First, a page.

Mild cognitive impairment should be considered for DSM-V

Ronald C. Petersen, John O'Brien

Research output: Contribution to journalReview articlepeer-review

51 Scopus citations


Mild cognitive impairment is a topic of great activity from both clinical and research perspectives. It represents a transitional state between the cognitive changes of aging and the earliest clinical manifestations of dementia. We present a case for its inclusion in the Diagnostic and Statistical Manual of Mental Disorders (5th ed; DSM-V) based on clinical, outcome, epidemiological, neuroimaging, and pathophysiological data. The strongest case for inclusion can be made for the amnestic subtype, which is likely a clinical precursor of Alzheimer's disease. Arguments are presented as to why mild cognitive impairment can be considered as an entity distinct from normal aging and from clinically probable Alzheimer's disease and why it deserves consideration as a separate construct. In many respects, mild cognitive impairment fulfills criteria for inclusion more adequately than many other conditions currently codified in DSM-IV. Future research directions to help clarify some of the remaining uncertainties are proposed.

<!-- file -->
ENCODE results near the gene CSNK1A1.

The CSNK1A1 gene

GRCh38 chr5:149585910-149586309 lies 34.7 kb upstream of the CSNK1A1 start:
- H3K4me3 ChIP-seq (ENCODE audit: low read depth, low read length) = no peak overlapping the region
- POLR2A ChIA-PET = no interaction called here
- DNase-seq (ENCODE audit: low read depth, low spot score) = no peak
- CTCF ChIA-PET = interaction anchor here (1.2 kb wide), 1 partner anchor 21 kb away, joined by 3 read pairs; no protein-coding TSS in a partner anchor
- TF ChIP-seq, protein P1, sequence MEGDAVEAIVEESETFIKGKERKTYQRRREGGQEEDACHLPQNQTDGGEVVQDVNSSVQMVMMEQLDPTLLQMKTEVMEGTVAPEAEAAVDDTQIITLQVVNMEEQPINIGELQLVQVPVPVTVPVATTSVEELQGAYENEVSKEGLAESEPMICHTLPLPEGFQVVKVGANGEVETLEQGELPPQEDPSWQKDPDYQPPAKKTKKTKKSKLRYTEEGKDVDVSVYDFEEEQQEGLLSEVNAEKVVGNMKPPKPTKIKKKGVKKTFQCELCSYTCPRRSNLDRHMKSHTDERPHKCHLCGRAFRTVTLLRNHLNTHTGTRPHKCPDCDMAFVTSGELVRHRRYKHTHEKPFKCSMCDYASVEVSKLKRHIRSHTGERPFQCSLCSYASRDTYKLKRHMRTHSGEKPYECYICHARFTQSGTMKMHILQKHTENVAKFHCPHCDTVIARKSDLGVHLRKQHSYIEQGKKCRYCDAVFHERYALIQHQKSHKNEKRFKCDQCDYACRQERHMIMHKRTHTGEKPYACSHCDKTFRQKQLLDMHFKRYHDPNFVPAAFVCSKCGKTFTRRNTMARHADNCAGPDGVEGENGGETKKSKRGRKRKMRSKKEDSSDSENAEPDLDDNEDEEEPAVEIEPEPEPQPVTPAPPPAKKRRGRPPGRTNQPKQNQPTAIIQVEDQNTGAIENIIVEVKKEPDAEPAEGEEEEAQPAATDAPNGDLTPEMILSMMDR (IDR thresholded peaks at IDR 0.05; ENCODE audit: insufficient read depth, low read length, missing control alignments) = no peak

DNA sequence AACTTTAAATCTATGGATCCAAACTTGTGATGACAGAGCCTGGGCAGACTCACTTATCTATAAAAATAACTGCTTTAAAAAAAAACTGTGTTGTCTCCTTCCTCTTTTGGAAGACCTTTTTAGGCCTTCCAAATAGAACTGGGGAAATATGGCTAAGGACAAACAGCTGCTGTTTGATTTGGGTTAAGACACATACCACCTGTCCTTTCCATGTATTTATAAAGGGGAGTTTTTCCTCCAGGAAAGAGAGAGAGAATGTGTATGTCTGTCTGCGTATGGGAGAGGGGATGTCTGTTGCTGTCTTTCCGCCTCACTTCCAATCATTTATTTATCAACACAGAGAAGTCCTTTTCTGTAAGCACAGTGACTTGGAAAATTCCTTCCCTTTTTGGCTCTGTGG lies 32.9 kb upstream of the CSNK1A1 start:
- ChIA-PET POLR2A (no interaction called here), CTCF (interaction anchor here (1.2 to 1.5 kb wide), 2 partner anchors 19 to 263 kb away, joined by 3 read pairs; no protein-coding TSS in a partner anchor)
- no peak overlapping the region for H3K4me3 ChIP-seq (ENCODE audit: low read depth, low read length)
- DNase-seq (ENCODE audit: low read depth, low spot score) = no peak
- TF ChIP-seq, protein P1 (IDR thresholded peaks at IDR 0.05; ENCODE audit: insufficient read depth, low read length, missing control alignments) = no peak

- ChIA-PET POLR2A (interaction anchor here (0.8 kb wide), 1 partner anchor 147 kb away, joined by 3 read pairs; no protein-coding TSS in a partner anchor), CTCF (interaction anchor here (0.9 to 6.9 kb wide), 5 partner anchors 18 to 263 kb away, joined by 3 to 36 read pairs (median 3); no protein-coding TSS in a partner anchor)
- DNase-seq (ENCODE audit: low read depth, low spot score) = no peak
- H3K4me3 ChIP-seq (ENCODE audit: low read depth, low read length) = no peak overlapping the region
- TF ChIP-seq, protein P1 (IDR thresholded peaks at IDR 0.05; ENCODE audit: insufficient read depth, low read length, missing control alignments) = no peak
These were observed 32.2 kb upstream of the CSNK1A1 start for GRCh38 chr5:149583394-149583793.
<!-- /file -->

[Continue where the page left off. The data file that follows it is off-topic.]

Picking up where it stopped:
Original languageEnglish (US)
Pages (from-to)147-154
Number of pages8
JournalJournal of Geriatric Psychiatry and Neurology
Issue number3
StatePublished - Aug 2006


  • Alzheimer's disease
  • DSM-V
  • Dementia
  • Mild cognitive impairment

ASJC Scopus subject areas

  • Clinical Neurology
  • Geriatrics and Gerontology
  • Psychiatry and Mental health


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